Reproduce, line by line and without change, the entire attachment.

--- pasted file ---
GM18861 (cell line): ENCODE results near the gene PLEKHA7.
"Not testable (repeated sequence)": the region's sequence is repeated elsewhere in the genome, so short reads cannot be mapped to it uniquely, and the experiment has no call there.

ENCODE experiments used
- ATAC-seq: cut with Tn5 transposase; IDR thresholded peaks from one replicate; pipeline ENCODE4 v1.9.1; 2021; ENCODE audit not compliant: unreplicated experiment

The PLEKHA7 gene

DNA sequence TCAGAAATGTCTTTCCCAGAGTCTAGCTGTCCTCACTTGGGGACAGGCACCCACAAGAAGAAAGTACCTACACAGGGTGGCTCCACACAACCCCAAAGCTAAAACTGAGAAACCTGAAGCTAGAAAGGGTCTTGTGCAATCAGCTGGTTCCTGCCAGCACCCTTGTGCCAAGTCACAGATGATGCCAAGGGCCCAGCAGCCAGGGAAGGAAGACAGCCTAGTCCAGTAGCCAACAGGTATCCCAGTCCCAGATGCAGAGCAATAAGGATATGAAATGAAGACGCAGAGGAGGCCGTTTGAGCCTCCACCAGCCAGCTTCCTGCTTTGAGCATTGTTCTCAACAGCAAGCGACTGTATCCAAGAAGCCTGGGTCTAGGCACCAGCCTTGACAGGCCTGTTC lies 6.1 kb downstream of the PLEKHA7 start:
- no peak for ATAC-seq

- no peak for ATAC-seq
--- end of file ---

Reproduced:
GM18861 (cell line): ENCODE results near the gene PLEKHA7.
"Not testable (repeated sequence)": the region's sequence is repeated elsewhere in the genome, so short reads cannot be mapped to it uniquely, and the experiment has no call there.

ENCODE experiments used
- ATAC-seq: cut with Tn5 transposase; IDR thresholded peaks from one replicate; pipeline ENCODE4 v1.9.1; 2021; ENCODE audit not compliant: unreplicated experiment

The PLEKHA7 gene

DNA sequence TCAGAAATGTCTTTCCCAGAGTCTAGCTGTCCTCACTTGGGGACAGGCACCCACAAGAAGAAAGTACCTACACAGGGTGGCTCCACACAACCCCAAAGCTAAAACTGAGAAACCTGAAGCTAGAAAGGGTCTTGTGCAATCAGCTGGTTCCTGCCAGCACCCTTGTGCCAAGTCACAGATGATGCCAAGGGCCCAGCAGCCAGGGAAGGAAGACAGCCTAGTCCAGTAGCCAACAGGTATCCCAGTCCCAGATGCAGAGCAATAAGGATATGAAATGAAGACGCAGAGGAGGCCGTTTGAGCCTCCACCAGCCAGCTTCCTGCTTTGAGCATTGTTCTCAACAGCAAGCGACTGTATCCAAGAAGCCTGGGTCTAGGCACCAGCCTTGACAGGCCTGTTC lies 6.1 kb downstream of the PLEKHA7 start:
- no peak for ATAC-seq

- no peak for ATAC-seq